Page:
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Information for Design of Follow-Up Experiments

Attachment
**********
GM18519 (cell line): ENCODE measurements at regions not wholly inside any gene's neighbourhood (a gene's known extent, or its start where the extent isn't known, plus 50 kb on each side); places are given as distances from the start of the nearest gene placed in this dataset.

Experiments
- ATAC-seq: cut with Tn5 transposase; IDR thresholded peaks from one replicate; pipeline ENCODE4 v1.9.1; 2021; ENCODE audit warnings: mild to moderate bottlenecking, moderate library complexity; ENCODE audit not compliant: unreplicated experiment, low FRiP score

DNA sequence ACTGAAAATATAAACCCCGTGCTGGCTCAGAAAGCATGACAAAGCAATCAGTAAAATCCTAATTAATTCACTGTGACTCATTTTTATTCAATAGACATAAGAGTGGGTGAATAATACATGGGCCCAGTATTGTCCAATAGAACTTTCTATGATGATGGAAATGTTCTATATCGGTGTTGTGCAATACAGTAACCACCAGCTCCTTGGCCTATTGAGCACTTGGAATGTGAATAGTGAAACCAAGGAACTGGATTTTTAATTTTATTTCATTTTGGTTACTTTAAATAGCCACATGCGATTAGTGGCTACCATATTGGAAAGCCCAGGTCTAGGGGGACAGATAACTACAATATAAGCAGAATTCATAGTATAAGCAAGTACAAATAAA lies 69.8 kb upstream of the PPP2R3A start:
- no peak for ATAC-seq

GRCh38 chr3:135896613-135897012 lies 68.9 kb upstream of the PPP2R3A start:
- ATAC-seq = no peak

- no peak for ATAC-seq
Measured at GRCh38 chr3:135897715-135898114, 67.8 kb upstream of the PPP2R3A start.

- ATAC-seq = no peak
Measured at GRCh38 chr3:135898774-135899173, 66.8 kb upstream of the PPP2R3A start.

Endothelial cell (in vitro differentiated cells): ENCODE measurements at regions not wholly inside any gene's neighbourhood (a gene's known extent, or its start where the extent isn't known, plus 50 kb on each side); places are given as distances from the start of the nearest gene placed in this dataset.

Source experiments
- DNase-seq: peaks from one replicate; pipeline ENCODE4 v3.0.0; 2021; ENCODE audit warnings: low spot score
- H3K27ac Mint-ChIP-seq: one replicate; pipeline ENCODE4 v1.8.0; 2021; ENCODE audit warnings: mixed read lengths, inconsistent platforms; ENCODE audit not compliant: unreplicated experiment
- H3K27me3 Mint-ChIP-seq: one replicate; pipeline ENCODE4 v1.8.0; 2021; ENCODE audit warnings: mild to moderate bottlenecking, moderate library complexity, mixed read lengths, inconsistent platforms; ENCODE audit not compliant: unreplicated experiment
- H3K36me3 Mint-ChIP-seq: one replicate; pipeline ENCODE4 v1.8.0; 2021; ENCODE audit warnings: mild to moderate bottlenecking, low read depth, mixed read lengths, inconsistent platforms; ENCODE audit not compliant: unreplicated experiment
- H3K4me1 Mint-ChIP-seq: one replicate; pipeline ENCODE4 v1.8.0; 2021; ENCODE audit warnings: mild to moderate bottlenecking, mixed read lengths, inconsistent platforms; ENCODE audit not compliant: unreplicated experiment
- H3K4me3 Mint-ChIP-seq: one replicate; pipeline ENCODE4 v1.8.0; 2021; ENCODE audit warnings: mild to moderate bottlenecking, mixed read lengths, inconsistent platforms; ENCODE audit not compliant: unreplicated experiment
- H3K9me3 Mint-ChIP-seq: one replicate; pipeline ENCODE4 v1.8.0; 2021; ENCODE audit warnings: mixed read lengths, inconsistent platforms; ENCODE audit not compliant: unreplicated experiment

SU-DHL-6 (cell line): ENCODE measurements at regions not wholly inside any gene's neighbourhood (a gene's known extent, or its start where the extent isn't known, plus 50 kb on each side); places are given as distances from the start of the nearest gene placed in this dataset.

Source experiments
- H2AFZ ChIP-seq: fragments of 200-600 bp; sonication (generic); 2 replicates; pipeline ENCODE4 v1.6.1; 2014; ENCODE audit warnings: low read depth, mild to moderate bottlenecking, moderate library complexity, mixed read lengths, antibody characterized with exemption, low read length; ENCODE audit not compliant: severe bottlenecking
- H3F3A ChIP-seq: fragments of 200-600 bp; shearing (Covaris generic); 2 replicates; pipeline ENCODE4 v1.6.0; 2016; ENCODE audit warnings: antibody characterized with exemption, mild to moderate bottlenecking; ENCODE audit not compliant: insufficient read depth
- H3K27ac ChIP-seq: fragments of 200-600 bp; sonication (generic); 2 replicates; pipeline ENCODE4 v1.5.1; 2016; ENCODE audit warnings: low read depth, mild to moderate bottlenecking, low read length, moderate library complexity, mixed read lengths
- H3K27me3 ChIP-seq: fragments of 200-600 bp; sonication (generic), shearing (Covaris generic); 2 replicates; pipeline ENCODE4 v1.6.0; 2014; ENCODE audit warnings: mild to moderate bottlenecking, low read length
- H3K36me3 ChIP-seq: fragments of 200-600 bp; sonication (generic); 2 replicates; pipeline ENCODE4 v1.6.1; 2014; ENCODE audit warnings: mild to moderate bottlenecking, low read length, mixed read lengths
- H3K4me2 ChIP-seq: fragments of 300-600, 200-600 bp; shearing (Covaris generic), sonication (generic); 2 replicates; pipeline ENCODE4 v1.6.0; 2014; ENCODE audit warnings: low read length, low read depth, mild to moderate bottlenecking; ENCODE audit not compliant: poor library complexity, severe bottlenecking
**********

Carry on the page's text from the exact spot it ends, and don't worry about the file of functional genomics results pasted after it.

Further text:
For follow-up experiments, candidate proteins and specific PTM sites are selected on the basis of confidence of sequence and PTM assignments, stoichiometry data, and their potential role in the biological context [131]. Analysis of proteomic data to filter them based on protein function can be achieved using Gene Ontology terms as reviewed by Schmidt et al. [132]. Evolutionary conservation of PTMs across members of a domain family can be used to predict functionally important regulatory regions: PTMs that are known or predicted to be regulated in vivo are more likely to be conserved across species than average sites, particularly those involved in PTM cross talk [133]. In silico data demonstrate that the majority of lysine acetylation sites have the potential to impact protein phosphorylation, methylation, and ubiquitination status [134]. Thus, analysis of protein acetylation and methylation should be considered in the context of other PTMs in terms of determining regulatory pathways and mechanisms.

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